The Teatro Carlo Felice is the principal opera house of Genoa, Italy, used for performances of opera, ballet, orchestral music, and recitals. It is located on the side of Piazza De Ferrari.

Teatro Carlo Felice
Teatro Carlo Felice on the side of Piazza De Ferrari
AddressPasso Eugenio Montale, 4
Coordinates44°24′29″N 8°56′06″E / 44.408°N 8.935°E / 44.408; 8.935
Capacity2000 (hall), 200 (auditorium)
ArchitectCarlo Barabino (original building)
Aldo Rossi (reconstruction)


One of the earliest images of the theater
Statue of Giuseppe Garibaldi in front of the theatre

The hall is named for King Carlo Felice, and dates from 24 December 1824, when the Most Excellent Department of Theatres was established. On 31 January 1825, local architect Carlo Barabino submitted his design for the opera house which was to be built on the site of the church of San Domenico. The Dominican friars were moved elsewhere without delay or ceremony, and the first stone of the new building was laid on 19 March 1826.

The inaugural performance of Bellini's Bianca e Fernando took place on 7 April 1828, even though the structure and decoration were not quite finished. The auditorium accommodated an audience of about 2,500 in five tiers (each with 33 boxes), a gallery above, and standing room in the orchestra pit. The acoustics were considered among the best of the time. In 1829 the Scuola Gratuita di Canto (now the Genoa Conservatory) was established to train singers for opera performance at the theatre.[1]

For nearly forty years from 1853, Verdi spent the winter in Genoa, but he had few strong professional ties with the Teatro Carlo Felice. In 1892, Genoa commemorated the 400th anniversary of Columbus' discovery of America and to celebrate the occasion the Carlo Felice was renovated and redecorated at a cost of 420,000 lire (nearly £17,000). Verdi was approached to compose a suitable opera, but he declined the honour, making the excuse that he was too old. Instead, Alberto Franchetti's opera Cristoforo Colombo premiered at the Carlo Felice on 6 October 1892.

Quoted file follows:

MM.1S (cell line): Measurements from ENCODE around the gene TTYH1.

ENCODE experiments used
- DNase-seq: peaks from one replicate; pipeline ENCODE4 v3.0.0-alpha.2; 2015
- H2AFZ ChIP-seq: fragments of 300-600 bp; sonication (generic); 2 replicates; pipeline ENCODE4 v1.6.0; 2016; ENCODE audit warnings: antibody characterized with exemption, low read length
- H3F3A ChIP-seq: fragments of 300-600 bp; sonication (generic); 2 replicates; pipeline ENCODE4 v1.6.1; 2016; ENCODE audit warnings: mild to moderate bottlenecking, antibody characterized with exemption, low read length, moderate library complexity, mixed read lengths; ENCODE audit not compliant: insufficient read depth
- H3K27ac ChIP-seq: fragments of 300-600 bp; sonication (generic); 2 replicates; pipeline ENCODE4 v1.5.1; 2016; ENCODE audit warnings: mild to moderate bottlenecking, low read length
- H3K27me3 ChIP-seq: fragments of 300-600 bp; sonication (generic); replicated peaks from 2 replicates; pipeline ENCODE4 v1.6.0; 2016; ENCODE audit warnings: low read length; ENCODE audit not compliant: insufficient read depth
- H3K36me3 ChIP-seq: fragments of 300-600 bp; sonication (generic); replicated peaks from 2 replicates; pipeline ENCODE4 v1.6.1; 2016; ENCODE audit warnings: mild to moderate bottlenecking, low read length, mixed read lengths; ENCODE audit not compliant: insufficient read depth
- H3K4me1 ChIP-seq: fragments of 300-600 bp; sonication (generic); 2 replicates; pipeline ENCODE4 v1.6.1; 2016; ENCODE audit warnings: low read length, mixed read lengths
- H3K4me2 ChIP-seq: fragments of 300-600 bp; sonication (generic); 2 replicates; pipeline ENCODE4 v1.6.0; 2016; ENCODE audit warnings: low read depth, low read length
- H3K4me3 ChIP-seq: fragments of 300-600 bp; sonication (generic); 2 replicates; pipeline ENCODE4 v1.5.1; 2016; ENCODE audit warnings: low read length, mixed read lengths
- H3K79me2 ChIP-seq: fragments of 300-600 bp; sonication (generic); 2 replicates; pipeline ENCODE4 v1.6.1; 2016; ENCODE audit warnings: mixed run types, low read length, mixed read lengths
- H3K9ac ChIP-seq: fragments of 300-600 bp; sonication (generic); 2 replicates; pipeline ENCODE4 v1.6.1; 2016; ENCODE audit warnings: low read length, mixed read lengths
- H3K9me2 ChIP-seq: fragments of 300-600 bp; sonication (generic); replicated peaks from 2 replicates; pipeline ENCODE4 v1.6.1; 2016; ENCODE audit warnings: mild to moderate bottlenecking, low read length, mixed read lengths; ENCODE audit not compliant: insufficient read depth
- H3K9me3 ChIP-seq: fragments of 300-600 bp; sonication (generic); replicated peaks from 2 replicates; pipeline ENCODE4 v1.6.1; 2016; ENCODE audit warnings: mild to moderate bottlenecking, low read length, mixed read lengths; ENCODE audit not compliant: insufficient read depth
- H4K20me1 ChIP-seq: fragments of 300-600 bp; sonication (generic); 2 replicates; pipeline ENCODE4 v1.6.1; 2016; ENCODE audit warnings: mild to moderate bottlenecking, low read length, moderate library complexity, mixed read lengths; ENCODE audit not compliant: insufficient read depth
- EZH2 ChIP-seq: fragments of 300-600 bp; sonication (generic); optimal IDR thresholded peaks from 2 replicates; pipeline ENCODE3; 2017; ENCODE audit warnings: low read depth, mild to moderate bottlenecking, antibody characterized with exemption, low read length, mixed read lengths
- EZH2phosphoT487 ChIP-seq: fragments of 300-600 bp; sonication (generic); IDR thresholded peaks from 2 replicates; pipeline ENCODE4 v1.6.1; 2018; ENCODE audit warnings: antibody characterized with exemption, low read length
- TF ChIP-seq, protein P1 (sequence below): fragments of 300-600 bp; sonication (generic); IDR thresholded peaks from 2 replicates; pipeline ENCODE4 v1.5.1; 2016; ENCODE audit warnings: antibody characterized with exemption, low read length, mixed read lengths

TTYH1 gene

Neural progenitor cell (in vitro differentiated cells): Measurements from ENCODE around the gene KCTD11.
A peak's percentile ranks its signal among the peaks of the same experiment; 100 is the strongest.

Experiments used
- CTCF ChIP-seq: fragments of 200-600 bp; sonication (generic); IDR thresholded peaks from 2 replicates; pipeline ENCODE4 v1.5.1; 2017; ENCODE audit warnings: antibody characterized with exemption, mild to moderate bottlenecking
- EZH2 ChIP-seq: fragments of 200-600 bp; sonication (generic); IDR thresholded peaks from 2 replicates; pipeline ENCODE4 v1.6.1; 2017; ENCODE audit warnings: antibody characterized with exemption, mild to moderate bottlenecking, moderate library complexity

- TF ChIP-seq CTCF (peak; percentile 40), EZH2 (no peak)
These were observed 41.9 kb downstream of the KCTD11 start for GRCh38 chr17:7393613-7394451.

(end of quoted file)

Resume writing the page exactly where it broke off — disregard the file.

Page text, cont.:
The hall was altered many times in the years 1859–1934, and remained remarkably unscathed by war until 9 February 1941 when, during Operation Grog, a shell fired by a British warship hit the roof, leaving a large hole open to the sky and destroying the ceiling of the auditorium which had been a unique example of 19th-century rococo extravagance, its main feature being a wide circle of angels, cherubs and other winged creatures in brightly painted high relief.

Further damage was sustained during the aerial bombing of Genoa. On 5 August 1943 incendiary bombs started a backstage fire which destroyed all scenery and wooden fittings, but did not reach the main auditorium. Additional damage was caused by looters who stripped the back of the theatre of every possible scrap of metal they could find. Finally, an air raid in September 1944 caused the destruction of the front of the theatre leaving virtually only the outside walls and the corridors behind the tiers of boxes standing. What had been the most richly beautiful of opera houses had become a skeleton of bare walls and roofless porticos.

After the war opera seasons were held for over forty years in an emergency venue, at the Cinema Teatro Margherita, later transformed into a department store

Reconstruction plans began immediately after the war's close. The first design by Paolo Antonio Chessa (1951) was rejected; the second by Carlo Scarpa was approved in 1977 but brought to a halt by his untimely death. Aldo Rossi ultimately provided today's design, in which portions of the original facade have been recreated but the interior is entirely modern. The hall officially reopened in June 1991, with a main hall holding up to 2,000 seats and a smaller auditorium holding up to 200 seats.

The theatre is the main location of the concert seasons of Giovine Orchestra Genovese, a concert society founded in Genoa in 1912.


See also



  1. ^ Calogero Farinella; Graziella Grigoletti; Oriana Cartaregia, eds. (1996). La musica dei libri: opere musicali dei secoli XIII-XIX della Biblioteca universitaria di Genova : catalogo. Associazione italiana biblioteche, Sezione ligure. p. XXIX.
  • Hughes, Spike (1956). Great Opera Houses. Weidenfeld and Nicolson, London.